Expert Cybersecurity POV for 2024 Predictions

Published in Global Security

December 2023 by Patrick Hayes, Chief Strategy and Product Officer at Third Wave Innovations

The commentary from Patrick Hayes, Chief Strategy and Product Officer at Third Wave Innovations and former CISO for several organizations.

AI in Threat Intelligence
As we forge down a path of AI use for threat intelligence, anomaly detection, red team testing, incident response simulations, and more, the data sets are of utmost importance. We have a responsibility to adequately train models against appropriate data sets, while continuously testing for accuracy, especially if any automated response is involved. Adversaries are more than equally using AI in their tactics, techniques, and procedures to attack our organizations. The difference is that attackers have no boundaries when developing their strategies, and are often way ahead of the curve. The day will come where AI, which is ultimately neither good or evil, will evolve to self-protect and defend our organizations. Alternatively, we will see attacks that are not necessarily initiated by humans, rather AI continuing to evolve in its training. The fact is AI lacks empathy for the human condition and, without this, AI can only process the world based on the available data presented.

Role of CISO in 2024
The role of the CISO has been poorly defined and misaligned with the needs of the business. The CISO has never been a pure technology role, even before we started putting ’cyber’ before security. Moving ahead, the CISO should be viewed as the trustee of the organization’s risk. Charged with discovering the current state of the organization’s security risk, it is the CISO who helps define the alignment with business strategy, regulatory compliance, and the threat landscape. This vision is presented to the executive leadership of the company to make hard decisions around what gets funded and what is acceptable. It is near-impossible to own a security strategy that is only focused through the lens of technology.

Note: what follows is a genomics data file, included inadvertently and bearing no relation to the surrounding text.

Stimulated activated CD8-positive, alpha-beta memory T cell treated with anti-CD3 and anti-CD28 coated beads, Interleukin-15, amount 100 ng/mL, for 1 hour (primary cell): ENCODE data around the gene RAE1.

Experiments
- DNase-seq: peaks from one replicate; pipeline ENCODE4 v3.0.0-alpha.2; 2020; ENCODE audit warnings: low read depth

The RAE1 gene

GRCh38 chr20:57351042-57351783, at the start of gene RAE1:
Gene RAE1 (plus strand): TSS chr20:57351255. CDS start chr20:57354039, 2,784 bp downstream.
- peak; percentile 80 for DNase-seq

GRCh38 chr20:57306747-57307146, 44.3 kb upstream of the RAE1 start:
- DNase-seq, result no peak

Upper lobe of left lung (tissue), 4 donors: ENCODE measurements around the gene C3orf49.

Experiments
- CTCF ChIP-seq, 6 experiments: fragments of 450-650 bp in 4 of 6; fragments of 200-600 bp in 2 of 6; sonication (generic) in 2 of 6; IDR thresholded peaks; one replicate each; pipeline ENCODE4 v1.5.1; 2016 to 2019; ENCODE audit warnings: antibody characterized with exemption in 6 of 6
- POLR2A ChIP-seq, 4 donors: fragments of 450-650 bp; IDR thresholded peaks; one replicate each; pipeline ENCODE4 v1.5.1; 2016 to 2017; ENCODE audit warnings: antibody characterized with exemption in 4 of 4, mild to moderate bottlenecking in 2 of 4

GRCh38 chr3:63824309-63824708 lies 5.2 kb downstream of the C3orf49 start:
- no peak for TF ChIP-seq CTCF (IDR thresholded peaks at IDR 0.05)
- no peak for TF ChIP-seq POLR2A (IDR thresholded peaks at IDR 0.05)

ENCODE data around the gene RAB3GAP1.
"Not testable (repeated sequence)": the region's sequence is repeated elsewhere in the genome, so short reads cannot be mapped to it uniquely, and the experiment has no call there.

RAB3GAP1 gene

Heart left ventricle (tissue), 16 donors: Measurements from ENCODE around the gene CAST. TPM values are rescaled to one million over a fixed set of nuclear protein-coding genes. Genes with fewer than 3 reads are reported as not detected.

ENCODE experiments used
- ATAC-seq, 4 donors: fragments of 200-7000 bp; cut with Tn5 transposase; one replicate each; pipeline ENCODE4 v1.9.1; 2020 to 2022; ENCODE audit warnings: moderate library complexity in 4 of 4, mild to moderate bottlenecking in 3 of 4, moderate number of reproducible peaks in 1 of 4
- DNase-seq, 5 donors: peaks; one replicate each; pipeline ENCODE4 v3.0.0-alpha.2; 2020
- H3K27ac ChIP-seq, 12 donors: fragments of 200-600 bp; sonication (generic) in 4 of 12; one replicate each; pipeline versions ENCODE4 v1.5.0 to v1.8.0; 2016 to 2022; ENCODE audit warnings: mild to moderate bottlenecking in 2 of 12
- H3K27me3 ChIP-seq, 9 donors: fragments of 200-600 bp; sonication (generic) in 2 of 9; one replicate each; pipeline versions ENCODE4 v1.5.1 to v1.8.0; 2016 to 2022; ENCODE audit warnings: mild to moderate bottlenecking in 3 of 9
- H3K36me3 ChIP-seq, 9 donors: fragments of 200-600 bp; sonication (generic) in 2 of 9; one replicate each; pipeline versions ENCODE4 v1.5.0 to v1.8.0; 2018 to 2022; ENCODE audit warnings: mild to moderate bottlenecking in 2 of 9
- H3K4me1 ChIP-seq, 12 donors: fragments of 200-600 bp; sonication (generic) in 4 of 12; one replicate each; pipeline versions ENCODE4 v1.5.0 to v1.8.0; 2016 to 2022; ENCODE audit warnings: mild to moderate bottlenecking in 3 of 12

Cybersecurity Job Cuts
Impact Workforce reductions have largely underscored the fallacy promoted in the cybersecurity industry. While we keep being told there are millions of unfilled jobs, there seems to be little evidence of this idea that you’ll never be worried about being employed in cybersecurity. However, there is plenty of evidence that companies are eliminating positions due to poor top-line revenue performance, shifting attention to EBIT and shareholder confidence. This dangerous cycle has infected the cybersecurity space, with unknown consequences. Expecting the staff left behind after a workforce reduction to carry the load of their peers comes with much greater risk in the cybersecurity space. Fewer people means, less oversight of your technology, less observations being observed and investigated, and worse more incidents becoming breaches.

Overall Cybersecurity Predictions for 2024
Cybersecurity incidents, such as ransomware, will only increase.
Employees will be the first to suffer the increase in workload and demand to manage more with less.
Customers will suffer the breaches resulting from organizations shifting to a more with less strategy for cybersecurity.
Organizations will look to outsourcing more of their cybersecurity learning that attackers are not downsizing
Service providers will need to scale beyond traditional managed detection and offer greater observability across event and entity data

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